Depending upon your own cultural upbringing and cross-cultural experience, you may have a more negative or more positive impression about each of the Three Colors of Worldview. If your cultural background reflects one or another worldview predominately, the others may strike you as lacking worth, efficacy, relevance, or even moral virtue.
The Honor-Shame cultural paradigm has been expressing itself globally in a variety of nuanced ways. It goes without saying, but, in an Honor-Shame–oriented culture—honor is key, and the avoidance of shame is crucial in preserving and advancing honor.
Both honor and shame can be positive or negative, depending upon how they are wielded. Anyone can become obsessed with one or the other, willing to do whatever it takes to preserve honor or avoid shame—even if “whatever it takes” is in itself shameful or risks dishonor.
One ongoing dilemma faced by people operating in Honor-Shame environments is the natural tendency to blur the defining lines between intrinsic and extrinsic honor.
So there is that blurry dilemma regarding extrinsically-valuable honor (what is “honorable” as perceived by others) and intrinsically-valuable honor (i.e., honor as it exists, whether people are around to see it or not). And it follows that we ought to get back to fundamentals and ask ourselves, “What IS honor, really?”
Discerning what is or isn’t honorable raises a tremendous consideration—for educators, for executives, for parents—the issue of how to deal with honor. Even those of us who did not grow up with the Honor-Shame cultural worldview would want people to say, “Oh, he’s an honorable person,” or “She’s someone I respect,” etcetera. But you also want to hold to a state of honor, an absolute standard by which you can know whether you are an honorable person—regardless of whether anyone is watching, even when you’re on your own.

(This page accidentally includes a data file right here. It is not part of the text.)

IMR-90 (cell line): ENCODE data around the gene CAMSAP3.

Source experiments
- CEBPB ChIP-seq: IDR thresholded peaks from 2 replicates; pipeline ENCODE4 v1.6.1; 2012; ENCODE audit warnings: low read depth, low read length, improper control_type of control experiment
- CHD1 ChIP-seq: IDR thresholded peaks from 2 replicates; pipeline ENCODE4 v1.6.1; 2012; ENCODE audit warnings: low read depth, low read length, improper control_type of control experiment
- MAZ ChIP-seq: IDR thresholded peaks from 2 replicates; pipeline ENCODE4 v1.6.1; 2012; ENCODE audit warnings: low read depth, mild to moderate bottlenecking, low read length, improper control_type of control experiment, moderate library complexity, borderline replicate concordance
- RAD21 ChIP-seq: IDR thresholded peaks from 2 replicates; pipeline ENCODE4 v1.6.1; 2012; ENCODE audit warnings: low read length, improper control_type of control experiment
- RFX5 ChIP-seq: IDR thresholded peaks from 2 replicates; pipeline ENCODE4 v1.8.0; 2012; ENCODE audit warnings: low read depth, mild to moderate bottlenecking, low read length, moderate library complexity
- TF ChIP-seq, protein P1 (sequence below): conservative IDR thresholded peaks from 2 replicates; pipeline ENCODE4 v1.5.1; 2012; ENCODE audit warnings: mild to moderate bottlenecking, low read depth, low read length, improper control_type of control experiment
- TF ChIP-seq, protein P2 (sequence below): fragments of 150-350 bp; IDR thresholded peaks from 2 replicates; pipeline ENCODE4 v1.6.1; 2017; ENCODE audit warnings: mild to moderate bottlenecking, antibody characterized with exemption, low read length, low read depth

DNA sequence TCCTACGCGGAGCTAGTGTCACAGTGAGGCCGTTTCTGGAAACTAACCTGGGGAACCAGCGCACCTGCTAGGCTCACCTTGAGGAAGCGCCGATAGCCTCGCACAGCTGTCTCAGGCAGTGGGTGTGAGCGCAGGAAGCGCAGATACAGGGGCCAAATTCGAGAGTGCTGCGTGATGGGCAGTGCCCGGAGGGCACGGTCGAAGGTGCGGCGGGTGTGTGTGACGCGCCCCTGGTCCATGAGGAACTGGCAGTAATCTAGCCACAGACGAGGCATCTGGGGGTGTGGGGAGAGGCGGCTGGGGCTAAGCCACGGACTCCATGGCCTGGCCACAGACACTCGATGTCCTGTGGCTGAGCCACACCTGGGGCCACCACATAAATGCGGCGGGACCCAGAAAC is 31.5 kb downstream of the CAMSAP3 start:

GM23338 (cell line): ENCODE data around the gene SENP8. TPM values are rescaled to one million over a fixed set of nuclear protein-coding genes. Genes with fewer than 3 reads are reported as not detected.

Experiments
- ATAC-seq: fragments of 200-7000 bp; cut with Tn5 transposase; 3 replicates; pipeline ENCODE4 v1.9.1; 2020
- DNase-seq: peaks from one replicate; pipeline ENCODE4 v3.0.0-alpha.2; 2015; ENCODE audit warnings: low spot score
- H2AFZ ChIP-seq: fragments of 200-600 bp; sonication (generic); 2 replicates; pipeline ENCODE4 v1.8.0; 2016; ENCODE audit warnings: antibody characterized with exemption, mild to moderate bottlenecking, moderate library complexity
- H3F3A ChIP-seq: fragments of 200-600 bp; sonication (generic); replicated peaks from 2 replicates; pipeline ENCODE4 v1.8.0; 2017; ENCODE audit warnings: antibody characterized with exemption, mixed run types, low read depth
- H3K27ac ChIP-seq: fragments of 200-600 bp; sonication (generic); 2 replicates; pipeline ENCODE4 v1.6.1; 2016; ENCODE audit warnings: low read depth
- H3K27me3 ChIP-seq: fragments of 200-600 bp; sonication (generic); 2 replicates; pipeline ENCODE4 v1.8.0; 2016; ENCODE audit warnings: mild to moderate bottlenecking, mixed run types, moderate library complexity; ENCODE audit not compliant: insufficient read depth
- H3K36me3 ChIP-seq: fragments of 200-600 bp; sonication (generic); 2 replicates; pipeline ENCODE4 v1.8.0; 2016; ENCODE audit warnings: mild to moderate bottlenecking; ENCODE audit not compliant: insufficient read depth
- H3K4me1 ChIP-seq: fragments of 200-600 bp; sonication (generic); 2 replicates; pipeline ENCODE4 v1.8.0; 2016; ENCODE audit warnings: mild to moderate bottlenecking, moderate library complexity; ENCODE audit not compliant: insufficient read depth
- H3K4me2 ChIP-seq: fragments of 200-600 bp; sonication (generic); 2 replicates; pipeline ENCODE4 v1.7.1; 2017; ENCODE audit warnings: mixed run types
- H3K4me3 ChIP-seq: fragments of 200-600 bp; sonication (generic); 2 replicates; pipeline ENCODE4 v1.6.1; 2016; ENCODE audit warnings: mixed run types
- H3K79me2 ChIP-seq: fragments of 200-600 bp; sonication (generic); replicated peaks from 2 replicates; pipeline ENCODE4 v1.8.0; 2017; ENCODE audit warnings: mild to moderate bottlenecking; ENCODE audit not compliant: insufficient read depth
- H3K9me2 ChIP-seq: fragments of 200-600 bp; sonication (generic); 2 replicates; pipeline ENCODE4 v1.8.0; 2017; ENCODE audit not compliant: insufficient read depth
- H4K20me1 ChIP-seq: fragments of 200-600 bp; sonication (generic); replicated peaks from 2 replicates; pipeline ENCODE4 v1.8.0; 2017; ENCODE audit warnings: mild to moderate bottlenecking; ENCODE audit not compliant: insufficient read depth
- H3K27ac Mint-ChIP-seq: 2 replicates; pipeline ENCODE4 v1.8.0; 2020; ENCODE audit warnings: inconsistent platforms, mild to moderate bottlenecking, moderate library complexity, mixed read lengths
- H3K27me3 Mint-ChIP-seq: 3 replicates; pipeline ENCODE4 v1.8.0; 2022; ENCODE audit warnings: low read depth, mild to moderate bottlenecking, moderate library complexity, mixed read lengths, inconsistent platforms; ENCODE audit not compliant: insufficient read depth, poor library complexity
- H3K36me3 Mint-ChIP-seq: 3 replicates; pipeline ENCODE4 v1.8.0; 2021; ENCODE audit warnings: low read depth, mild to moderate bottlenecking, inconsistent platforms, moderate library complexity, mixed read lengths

Shame, in a rightful proportion, can actually be helpful, but it can also be wrongfully misapplied or overused. When shame is used in appropriate measure—in the business world, in families, in education, in social environments—the desire to avoid shame motivates people to do certain things and to avoid doing certain things. When something goes wrong, appropriately-used shame can lead to people changing poor habits and can prevent the repetition of mistakes.
Sometimes it is necessary to bring shame into the equation, but not to overdo it. You might allow someone to be exposed to a proportionate amount of shame temporarily, in order to effect change and increase their honor for the long term. People who may have messed up, who made a mistake, missed a deadline, or failed to deliver—if they feel some degree of earned shame in the here and now, they will be motivated to improve their performance in the future.
While it is difficult to prove, it would seem that the internal vs. external valuation of honor is true of motivation, as well. Research has shown that if you have intrinsic motivation, if you really desire to accomplish something, if it is something you feel passionate about from the bottom of your heart—then you might say, “I’m just going to do this for the love of it, because it’s my passion” or “because I have a strong conviction about it” or “because I’m called to do this.”